Aamir Khan

What Hindus are missing in fight vs. Lutyens Media

Hindus need to look at how they address the forces against them in India.

It’s alright to be outraged that a Kathua has politicians, actors and presstitutes creating a sustained surround sound while reducing a similar rape in a madarsa akin to a weather bulletin.

You see a Shekhar Gupta plaster his twitter’s wall page with the image of Kathua lawyer; Bollywood bimbos hold placards in protest; Rajdeep Sardesai and Sagarika Ghose convulse through dozens of tweets on Kathua but the Madarsa rape doesn’t interest these clergies of morality.

The same on Biplab Das. The cabal has woken up to Tripura and are hounding a young politician who was central to a tectonic shift in North East in a truly historic election of independent India. Das is used as an excuse to parody the Hindu gods; there is a silent acquiescing to a profane Western historian calling Rama a “pig”. Neither “Janeudhari” Rahul Gandhi nor “Why-I-Am-A-Hindu” Shashi Tharoor are offended.

This cabal would hammer away at a Biplab Das but the constant blabbering and lies of a Rahul Gandhi is met with “his-speech-is-improving” innuendo.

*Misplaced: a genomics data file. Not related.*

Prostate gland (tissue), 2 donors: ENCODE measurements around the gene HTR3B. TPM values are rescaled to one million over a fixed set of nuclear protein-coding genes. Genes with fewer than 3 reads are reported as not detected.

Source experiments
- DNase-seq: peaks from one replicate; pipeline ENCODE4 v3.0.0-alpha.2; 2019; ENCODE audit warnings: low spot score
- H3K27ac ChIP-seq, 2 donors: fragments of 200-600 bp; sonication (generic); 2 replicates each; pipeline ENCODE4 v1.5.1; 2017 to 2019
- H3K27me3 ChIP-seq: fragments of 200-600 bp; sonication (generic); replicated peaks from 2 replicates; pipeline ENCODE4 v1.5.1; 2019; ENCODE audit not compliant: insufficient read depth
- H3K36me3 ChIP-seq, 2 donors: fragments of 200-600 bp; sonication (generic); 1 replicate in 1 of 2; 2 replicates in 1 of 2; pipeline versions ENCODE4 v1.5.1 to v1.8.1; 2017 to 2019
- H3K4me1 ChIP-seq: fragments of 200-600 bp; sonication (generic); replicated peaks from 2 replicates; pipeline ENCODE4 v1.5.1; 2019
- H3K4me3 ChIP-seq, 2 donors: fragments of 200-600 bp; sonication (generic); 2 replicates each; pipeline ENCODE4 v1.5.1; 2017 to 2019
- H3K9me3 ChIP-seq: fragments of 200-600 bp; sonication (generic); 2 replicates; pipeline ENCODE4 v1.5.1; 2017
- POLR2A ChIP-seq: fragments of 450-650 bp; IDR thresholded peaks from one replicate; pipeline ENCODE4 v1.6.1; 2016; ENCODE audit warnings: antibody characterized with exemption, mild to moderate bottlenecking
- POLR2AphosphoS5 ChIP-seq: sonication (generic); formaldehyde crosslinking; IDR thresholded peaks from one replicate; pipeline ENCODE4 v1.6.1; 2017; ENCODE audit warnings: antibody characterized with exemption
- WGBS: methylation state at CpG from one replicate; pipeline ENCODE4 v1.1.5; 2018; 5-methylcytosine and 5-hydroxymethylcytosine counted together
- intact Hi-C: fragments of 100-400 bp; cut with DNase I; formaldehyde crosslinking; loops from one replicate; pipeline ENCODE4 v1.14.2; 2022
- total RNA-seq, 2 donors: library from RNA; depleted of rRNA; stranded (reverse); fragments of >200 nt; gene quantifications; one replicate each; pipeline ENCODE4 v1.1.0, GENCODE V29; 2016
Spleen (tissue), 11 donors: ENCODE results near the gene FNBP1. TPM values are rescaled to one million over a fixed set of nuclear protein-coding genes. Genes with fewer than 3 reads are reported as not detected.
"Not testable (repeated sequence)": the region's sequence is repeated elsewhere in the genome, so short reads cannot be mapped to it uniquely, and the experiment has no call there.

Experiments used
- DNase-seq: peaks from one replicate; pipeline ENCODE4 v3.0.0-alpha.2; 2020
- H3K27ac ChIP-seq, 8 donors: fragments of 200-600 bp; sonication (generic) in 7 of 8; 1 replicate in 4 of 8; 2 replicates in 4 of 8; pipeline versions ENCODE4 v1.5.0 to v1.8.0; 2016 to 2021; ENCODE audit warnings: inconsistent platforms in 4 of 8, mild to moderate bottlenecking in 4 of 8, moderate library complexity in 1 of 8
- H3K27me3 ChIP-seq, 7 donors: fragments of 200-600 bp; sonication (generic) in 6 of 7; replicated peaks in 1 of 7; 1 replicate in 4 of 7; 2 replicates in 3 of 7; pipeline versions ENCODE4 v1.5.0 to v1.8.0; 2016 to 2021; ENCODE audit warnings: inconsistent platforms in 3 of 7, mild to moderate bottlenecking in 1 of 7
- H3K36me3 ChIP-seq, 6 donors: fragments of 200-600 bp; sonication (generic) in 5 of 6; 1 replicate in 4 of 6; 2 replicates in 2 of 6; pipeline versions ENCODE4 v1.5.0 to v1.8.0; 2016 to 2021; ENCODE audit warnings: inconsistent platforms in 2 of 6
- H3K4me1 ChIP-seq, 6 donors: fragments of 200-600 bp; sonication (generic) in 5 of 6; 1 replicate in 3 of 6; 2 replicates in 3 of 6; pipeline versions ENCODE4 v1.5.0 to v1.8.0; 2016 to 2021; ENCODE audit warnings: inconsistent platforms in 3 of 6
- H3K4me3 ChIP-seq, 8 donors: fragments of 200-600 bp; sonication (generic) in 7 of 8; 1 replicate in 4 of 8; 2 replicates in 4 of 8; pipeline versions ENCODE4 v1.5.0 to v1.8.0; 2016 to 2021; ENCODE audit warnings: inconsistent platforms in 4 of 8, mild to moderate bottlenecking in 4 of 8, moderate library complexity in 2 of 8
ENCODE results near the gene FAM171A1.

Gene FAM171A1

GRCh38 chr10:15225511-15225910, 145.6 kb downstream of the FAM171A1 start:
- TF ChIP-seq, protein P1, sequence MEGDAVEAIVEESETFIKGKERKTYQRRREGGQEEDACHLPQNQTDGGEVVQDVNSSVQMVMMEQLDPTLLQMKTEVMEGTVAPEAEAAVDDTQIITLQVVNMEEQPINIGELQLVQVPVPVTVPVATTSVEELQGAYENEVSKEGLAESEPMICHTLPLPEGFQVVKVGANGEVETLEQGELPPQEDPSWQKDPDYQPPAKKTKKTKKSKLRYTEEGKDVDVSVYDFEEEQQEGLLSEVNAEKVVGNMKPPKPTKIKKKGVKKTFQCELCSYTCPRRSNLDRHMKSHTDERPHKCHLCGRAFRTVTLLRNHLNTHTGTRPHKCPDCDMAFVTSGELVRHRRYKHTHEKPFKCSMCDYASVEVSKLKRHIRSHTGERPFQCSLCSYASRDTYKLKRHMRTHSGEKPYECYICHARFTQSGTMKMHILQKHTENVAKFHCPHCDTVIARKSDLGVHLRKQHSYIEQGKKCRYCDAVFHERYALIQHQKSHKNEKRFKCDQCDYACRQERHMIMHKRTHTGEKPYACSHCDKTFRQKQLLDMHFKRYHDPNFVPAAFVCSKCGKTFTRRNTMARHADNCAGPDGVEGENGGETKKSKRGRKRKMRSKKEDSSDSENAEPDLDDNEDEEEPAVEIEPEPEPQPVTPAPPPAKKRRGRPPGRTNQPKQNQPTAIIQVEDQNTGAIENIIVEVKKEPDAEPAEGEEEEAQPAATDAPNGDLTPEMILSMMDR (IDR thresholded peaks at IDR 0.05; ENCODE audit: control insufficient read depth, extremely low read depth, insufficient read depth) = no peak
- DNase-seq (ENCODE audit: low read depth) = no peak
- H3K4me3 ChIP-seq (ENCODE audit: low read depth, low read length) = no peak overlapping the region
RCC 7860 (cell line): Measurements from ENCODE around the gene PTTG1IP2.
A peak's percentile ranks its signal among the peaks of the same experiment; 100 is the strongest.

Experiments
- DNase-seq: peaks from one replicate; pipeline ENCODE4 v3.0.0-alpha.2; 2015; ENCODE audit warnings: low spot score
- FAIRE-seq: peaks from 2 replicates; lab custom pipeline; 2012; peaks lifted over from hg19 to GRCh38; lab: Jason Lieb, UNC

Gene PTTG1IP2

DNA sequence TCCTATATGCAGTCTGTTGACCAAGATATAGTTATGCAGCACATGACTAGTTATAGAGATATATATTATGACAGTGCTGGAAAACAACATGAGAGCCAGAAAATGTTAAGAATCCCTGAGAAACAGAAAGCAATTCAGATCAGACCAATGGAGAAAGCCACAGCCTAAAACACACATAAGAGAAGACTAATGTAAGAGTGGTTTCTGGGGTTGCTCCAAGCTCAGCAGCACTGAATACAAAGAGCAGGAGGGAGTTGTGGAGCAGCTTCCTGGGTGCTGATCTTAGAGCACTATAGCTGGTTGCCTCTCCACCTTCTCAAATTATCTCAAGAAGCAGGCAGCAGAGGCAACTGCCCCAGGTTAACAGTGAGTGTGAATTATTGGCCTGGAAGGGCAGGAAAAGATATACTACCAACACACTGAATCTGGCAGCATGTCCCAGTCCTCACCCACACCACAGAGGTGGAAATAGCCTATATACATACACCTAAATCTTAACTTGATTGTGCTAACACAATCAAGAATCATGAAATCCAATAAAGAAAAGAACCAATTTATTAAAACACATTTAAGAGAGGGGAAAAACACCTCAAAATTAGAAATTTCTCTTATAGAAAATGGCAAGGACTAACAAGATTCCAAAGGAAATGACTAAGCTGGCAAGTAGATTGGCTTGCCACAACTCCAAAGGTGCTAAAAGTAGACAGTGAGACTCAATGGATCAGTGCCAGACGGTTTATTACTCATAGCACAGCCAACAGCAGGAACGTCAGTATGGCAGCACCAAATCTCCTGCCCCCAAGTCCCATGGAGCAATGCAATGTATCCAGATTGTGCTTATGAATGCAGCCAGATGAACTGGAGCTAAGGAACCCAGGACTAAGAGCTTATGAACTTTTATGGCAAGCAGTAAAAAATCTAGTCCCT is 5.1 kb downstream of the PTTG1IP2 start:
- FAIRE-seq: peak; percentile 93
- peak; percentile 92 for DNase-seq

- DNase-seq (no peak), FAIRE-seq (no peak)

There is a forceful counterpoint—I would term them as “Lone Rangers” henceforth–from OpIndia and SwarajyaMag; Postcard News and PGurus; a few TV news networks stand up to the shameless; erudite voices such as David Frawley, Rakesh Sinha and firebrand Shefali Vaidya rip open this Zanus-faced cabal. Yet it all appears a mine-blast compared to the guided munitions which rain from the sky.

What’s the trick outraged Hindus are missing?

Social Media: The Left-Liberal cabal has only 8-10 voices which it has created and promoted into brands (It has to be a “creation” for they never ever take a critical look as Christo-Islamic forces). The “nexus” works with everyone promoting and shielding each other. Those voices are picked by a similar network abroad. Stray voices, similar themes and a lie is easily brushed into a truth.

Our “Lone Rangers” on the other hand rarely form a formation. At the most a retweet and a shelf-life of a few hours. Mostly, each to his own. There is no method. There is no understanding that a sum is bigger than the parts.